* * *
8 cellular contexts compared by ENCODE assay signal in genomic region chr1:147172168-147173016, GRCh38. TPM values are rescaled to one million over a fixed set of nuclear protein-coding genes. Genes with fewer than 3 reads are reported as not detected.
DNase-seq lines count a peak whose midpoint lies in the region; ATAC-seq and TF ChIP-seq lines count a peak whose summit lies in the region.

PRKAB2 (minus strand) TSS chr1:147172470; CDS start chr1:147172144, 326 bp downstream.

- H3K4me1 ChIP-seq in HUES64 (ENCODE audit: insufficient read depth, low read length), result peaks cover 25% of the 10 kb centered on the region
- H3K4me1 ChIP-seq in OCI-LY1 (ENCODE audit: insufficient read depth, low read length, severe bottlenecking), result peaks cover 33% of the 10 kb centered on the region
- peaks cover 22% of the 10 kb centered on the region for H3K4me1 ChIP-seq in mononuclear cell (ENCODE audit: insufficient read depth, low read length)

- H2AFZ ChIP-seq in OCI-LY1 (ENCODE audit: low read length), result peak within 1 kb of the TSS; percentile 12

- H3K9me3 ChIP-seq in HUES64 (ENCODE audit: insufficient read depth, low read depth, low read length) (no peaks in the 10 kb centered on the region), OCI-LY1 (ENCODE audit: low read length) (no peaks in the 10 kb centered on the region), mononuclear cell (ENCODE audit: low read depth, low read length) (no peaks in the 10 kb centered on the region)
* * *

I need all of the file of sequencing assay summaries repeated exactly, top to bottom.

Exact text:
8 cellular contexts compared by ENCODE assay signal in genomic region chr1:147172168-147173016, GRCh38. TPM values are rescaled to one million over a fixed set of nuclear protein-coding genes. Genes with fewer than 3 reads are reported as not detected.
DNase-seq lines count a peak whose midpoint lies in the region; ATAC-seq and TF ChIP-seq lines count a peak whose summit lies in the region.

PRKAB2 (minus strand) TSS chr1:147172470; CDS start chr1:147172144, 326 bp downstream.

- H3K4me1 ChIP-seq in HUES64 (ENCODE audit: insufficient read depth, low read length), result peaks cover 25% of the 10 kb centered on the region
- H3K4me1 ChIP-seq in OCI-LY1 (ENCODE audit: insufficient read depth, low read length, severe bottlenecking), result peaks cover 33% of the 10 kb centered on the region
- peaks cover 22% of the 10 kb centered on the region for H3K4me1 ChIP-seq in mononuclear cell (ENCODE audit: insufficient read depth, low read length)

- H2AFZ ChIP-seq in OCI-LY1 (ENCODE audit: low read length), result peak within 1 kb of the TSS; percentile 12

- H3K9me3 ChIP-seq in HUES64 (ENCODE audit: insufficient read depth, low read depth, low read length) (no peaks in the 10 kb centered on the region), OCI-LY1 (ENCODE audit: low read length) (no peaks in the 10 kb centered on the region), mononuclear cell (ENCODE audit: low read depth, low read length) (no peaks in the 10 kb centered on the region)